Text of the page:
Sunday, March 2, 2014


THE SCOUTS:  Official Girl Scout Roundup hat.  Photo courtesy of ©

THE PEAK:  In 1959 John Rostek was photographed “driving his Mercedes 300SL (Gullwing) around George’s Corner past spectators” in the Pikes Peak Hill Climb.  ©PPLD
I have a friend living in Kansas who attended the 1959 Girl Scout Senior Roundup held north of Colorado Springs---the old sign marking the location is still visible partly hidden in the trees on the east side of I-25.  She remembers the Roundup participants examining rocks or minerals at some sort of a display and listening to some “mineral talks.”  Although not questioning her interests, I wonder if a 16 year-old had other things on her mind than rocks and minerals!
This little tidbit about rocks and minerals sort of tweaked my interest in the Roundup and I wondered if CSMS might have been involved with the “mineral talks.”  How would I ever find out?  Perhaps sorting through the club minutes or Pick & Pack editions filed in the Pikes Peak Public Library archives, or maybe even consulting the Colorado Springs Gazette.  But then I remembered that shortly after moving to the Springs in 2006 a person gave me a copy of a small booklet written/edited by long-time CSMS member Ray Berry.  Printed in 2002, History of the Colorado Springs Mineralogical Society seems to be a somewhat rare item and very few, if any, of the newer members (joined in the last decade) know about this little jewel.  In fact, I  wonder if copies are still available for distribution.  It also would be nice if some long-time member would take the responsibility of bringing the Society history since 2002 up-to-date?  At any rate, I decided to consult the booklet and see if any connection stood out.

There it was, on page 10, a complete story: “In July 1959, the Society undertook a project to provide specimens and mineral displays at the Girl Scout International Encampment north of Colorado Springs.   Mr. Clarence Coil was appointed Chairman of the project and through his efforts of moulding[sic] a sound organization, the society received many fine comments on the displays…In 1959 the society inaugurated an annual award to the outstanding society member.  The 1959 award was presented to Mr. Clarence Coil for his tremendous job with the Girl Scout Jamboree.”  So, CSMS was deeply involved.  In addition, Coil received the same award in 1961 (for what event I am uncertain)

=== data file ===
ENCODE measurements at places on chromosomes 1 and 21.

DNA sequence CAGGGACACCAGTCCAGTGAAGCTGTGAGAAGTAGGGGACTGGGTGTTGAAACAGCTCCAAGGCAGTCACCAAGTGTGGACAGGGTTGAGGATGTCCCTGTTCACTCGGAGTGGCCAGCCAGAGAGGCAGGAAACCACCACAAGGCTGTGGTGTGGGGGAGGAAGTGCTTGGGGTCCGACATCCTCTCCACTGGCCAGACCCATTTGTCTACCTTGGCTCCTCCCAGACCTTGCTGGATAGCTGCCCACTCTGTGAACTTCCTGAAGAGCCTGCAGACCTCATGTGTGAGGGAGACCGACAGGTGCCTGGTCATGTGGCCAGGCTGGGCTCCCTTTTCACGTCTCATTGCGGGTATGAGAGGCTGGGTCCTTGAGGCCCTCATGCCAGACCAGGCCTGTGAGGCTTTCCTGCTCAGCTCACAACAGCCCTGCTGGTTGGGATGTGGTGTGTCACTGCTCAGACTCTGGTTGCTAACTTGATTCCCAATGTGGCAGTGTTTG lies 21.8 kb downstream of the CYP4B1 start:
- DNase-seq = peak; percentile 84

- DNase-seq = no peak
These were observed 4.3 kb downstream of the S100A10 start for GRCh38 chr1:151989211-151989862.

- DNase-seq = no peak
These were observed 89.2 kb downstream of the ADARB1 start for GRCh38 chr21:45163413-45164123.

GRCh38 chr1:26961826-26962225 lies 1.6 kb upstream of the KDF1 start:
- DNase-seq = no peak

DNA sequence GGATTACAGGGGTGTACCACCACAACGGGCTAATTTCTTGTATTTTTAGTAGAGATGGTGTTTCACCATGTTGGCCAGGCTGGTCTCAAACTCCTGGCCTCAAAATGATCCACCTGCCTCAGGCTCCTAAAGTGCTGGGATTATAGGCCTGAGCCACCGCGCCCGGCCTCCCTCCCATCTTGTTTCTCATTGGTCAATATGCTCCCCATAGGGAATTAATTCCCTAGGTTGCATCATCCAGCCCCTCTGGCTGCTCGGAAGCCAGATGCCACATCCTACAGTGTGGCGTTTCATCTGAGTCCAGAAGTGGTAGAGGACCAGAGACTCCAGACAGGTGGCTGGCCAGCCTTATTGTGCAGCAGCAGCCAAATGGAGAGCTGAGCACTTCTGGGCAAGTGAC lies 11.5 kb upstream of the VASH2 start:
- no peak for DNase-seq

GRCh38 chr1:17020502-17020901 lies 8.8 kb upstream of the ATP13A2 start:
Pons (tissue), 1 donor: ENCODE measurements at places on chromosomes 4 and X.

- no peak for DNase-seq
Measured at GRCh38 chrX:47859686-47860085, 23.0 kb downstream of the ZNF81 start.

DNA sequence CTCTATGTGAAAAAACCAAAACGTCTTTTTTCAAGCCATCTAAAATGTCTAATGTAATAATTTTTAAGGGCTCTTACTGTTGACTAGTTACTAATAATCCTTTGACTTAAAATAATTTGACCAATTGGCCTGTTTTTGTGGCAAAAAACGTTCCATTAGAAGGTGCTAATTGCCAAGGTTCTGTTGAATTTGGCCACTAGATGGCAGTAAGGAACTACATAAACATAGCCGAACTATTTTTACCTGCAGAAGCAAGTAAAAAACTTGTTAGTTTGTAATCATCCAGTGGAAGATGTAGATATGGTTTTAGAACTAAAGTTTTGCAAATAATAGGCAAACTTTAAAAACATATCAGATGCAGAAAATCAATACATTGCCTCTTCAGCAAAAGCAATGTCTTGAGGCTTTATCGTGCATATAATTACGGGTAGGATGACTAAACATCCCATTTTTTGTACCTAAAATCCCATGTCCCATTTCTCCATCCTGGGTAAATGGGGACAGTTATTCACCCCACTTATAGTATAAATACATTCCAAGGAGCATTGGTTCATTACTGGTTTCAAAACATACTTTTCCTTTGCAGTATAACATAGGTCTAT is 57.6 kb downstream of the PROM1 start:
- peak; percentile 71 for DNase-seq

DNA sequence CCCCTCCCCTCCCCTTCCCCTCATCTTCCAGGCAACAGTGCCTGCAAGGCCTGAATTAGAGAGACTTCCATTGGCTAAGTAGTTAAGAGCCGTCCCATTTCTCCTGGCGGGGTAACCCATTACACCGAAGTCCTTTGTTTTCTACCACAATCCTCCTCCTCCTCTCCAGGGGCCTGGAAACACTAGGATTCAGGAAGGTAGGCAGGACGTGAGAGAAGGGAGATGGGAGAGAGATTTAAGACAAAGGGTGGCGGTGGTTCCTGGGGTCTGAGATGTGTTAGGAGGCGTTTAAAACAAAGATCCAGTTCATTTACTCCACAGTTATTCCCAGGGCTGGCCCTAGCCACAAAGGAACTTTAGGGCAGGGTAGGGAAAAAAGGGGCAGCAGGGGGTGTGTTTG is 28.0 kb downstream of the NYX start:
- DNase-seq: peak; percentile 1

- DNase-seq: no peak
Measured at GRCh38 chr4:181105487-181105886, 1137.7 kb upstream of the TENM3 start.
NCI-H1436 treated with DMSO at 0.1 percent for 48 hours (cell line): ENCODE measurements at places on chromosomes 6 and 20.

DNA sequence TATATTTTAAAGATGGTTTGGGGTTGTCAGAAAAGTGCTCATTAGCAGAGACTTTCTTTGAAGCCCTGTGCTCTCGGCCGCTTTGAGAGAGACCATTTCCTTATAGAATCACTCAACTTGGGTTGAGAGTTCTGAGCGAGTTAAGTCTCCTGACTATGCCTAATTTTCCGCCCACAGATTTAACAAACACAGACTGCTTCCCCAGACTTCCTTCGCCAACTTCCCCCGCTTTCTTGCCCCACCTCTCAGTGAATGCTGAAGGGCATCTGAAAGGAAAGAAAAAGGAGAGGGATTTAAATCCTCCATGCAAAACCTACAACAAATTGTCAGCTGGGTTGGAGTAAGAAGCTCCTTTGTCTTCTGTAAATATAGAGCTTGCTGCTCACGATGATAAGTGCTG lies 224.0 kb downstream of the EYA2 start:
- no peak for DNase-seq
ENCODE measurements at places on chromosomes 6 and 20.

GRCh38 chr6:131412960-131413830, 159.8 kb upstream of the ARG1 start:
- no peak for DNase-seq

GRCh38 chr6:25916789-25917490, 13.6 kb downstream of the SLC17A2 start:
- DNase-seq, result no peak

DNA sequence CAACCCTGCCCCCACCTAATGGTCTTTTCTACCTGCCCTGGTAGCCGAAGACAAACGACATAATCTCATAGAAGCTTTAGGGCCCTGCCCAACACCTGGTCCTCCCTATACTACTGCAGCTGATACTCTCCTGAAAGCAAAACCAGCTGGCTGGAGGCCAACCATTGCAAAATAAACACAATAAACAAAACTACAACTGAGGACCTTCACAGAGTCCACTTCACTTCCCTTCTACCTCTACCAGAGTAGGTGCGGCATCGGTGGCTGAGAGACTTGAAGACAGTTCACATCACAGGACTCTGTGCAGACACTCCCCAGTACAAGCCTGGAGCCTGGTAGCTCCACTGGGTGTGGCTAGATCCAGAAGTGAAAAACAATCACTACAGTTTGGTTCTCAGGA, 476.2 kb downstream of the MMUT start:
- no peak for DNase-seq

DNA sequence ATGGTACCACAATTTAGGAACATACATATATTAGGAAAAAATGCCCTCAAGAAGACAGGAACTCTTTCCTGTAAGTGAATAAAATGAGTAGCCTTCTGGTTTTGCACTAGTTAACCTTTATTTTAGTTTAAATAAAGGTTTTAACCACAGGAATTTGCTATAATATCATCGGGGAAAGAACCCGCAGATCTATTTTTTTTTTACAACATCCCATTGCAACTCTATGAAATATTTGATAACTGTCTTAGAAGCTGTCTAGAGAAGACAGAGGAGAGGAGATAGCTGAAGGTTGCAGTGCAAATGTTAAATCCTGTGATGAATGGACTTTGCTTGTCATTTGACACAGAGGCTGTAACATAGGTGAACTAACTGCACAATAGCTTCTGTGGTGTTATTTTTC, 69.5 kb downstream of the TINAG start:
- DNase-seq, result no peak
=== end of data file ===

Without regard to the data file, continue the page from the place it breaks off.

I also find it very fortuitous that the Pikes Peak Library District has preserved several photographs of the event in their digital archives.  It seems, at least to me, that Stewart Commercial Photographers was the official or unofficial photographers for the Roundup and one of their photographers was no other than Clarence Coil.  I contacted Bill, the Photo Archivist, in Special Collections and he gave permission to include several photos in this report.

To me this was another serendipitous moment—talking to a friend about the Roundup and ending up with a connection to the Colorado Springs Mineralogical Society.
Please note:  all of the following photographs are in the Digital Archives at Pikes Peak Public Library (PPLD) and are COPYRIGHT, with all rights reserved, by the District.  Used with permission (and I thank the Library).

“Men [unidentified] deciding which rock from Pikes Peak to take down for the cornerstone.” ©PPLD
“Five men and a woman [all unidentified] admire the completed cornerstone.  Sign reads This GRANITE from the Summit of Pikes Peak.” I wonder what happened to the cornerstone. ©PPLD

Learning about rocks and minerals.  Ray Ziegler running the projector and Chris Christensen standing by to help. Ray was CSMS President in 1956 and 1958 while Chris served as President in 1980, 1981, 1982.  The projector appears to be one of “older ones” (time is relative) that used the large-scale format “lantern slides.”  Anyone want to take a guess on the car?  ©PPLD  A note received August 2nd from Gary Ziegler, Ray's son, noted the station wagon is a 1957 Ford.  Gary studied geology under Richard Pearl at Colorado College and has an interesting web site at:

“Max and Dorothy Fillmore stand outside of the Minerals Exhibit tent.  The signs read Petrified Wood (Sequoia) 85,000 years old and ammonite (Giant Snail) 60,000 years old.”  There were a little off on the geologic ages and ammonites are not snails but who is counting.  Max Fillmore served two years as CSMS President in 1959 and 1960.  ©PPLD

 “Jack Baker, owner of Pike Petrified Forest, shows a mineral specimen to a group of Girl Scouts.”  I love the shades.

“Night scene of crowd of girls, most wearing straw cowboy hats and white blouses, studying display cases filled with rocks and minerals.  Sign in one case reads Mineral Specimens of the 50 States.”  One young lady must be saying, Wow look at that selenite crystal from Oklahoma!  ©PPLD

“Chris Christensen demonstrates a rock polisher for a group of Girl Scouts.”  ©PPLD

“Girl Scouts pick up amazonite chips outside of mineral exhibit.”  ©PPLD

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